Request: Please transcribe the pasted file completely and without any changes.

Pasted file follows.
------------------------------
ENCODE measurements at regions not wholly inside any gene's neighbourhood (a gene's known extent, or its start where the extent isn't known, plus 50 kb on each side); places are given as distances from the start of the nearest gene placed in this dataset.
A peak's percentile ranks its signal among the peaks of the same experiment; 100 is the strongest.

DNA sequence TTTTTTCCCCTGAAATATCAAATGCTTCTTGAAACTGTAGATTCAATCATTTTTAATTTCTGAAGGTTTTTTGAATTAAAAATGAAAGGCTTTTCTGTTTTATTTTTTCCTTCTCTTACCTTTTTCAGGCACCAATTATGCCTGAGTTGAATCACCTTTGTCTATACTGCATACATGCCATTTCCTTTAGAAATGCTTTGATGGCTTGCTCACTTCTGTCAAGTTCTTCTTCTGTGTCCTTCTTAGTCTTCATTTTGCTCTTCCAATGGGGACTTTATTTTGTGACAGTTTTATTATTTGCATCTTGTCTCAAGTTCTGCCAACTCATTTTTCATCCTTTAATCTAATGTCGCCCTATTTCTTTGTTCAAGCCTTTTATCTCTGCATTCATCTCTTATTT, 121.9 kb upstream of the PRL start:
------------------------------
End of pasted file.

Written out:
ENCODE measurements at regions not wholly inside any gene's neighbourhood (a gene's known extent, or its start where the extent isn't known, plus 50 kb on each side); places are given as distances from the start of the nearest gene placed in this dataset.
A peak's percentile ranks its signal among the peaks of the same experiment; 100 is the strongest.

DNA sequence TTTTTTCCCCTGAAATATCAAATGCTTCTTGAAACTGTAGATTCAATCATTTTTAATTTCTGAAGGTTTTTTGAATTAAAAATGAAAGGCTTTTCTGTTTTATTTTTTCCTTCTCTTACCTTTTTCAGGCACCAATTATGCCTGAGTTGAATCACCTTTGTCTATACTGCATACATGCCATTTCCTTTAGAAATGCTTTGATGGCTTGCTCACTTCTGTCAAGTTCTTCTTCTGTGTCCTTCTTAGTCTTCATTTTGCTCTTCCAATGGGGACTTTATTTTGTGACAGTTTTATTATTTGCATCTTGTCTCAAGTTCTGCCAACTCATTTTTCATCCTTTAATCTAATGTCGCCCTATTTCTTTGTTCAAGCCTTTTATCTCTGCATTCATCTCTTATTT, 121.9 kb upstream of the PRL start: